Coping refers to those mechanisms and mental processes enacted by the individual as an adaptive response to reduce the stress deriving from a threatening situation, as defined by Lazarus and Opton [26].

From the early studies of Scheier et al. [27], a significant positive relation emerged between optimism and different aspects of life, such as coping strategies focalized on the problem, looking for social support and emphasis of the positive aspects of the stressful situation.

Despite a certain amount of dissent, other researchers confirmed the first results. Dispositional optimism was found to be positively correlated with those coping strategies ideated to eliminate, reduce or manage the stressors and negatively correlated with those employed to ignore, avoid or distance oneself from stressors and emotions [28]. Moreover, the choice of the coping strategy shows to be constant over the course of time [29]. Low levels of dispositional optimism were observed in students who were particularly vulnerable to the normal difficulties encountered in scholastic environments and who developed intolerance or even hostility towards the school [30]. Also in the work environment a positive association was observed between optimism and performance, mediated by the positive influence that optimism has on coping strategies [31]. Many studies have confirmed that optimists tend to use coping strategies that focalize on the problem more frequently compared to pessimists. When these strategies cannot be enacted, optimists resort to adaptive strategies that focalize on the emotions, for example, acceptance, humour and positive re-assessment of the situation [27, 32-34].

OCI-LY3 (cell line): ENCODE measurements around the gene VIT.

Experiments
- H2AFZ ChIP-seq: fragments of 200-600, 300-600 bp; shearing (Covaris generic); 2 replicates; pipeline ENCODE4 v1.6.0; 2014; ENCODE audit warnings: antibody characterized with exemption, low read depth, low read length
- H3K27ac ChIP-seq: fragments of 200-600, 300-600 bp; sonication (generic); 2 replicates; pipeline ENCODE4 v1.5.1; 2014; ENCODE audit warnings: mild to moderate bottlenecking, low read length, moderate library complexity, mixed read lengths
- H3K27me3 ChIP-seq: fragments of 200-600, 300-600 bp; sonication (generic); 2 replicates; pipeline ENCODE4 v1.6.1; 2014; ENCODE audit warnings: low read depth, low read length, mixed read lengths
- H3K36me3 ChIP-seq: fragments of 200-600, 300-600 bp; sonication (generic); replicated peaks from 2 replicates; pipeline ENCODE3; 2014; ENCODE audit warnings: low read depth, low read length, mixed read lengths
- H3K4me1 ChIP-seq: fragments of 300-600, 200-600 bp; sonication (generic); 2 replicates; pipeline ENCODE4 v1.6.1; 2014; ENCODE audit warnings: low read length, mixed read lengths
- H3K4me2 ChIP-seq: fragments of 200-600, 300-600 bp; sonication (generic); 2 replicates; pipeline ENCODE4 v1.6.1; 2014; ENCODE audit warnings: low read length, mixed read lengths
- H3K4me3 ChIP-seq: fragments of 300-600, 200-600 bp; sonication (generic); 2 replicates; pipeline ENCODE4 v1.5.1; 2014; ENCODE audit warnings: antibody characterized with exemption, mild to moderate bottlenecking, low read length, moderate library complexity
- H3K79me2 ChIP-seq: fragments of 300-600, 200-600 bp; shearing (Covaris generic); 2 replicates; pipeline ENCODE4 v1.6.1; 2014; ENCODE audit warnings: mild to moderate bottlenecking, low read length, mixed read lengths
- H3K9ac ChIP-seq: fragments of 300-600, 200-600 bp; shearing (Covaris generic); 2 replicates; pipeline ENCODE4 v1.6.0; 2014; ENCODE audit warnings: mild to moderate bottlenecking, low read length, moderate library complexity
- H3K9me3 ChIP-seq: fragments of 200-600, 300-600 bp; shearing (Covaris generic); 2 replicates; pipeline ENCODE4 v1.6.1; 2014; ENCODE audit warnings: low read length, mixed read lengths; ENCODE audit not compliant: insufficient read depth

Through employment of specific coping strategies, optimism exerts an indirect influence also on the quality of life. In a sample of women with breast cancer Schou et al. [35] found that optimistic women presented coping strategies characterized by acceptance of the situation, emphasis of the positive aspects and attempts to alleviate their condition with a sense of humour, showing evident positive results on their quality of life. In contrast, the pessimistic women reacted with sentiments of impotence and loss of hope which significantly worsened their quality of life.


Quality of life refers to life conditions of an individual (health, wealth, social conditions) and satisfaction of personal desires, measured on a scale of personal values [36]. As such, we are dealing with a multidimensional construct that integrates objective and subjective indicators, a wide range of varying contexts of life and individual values.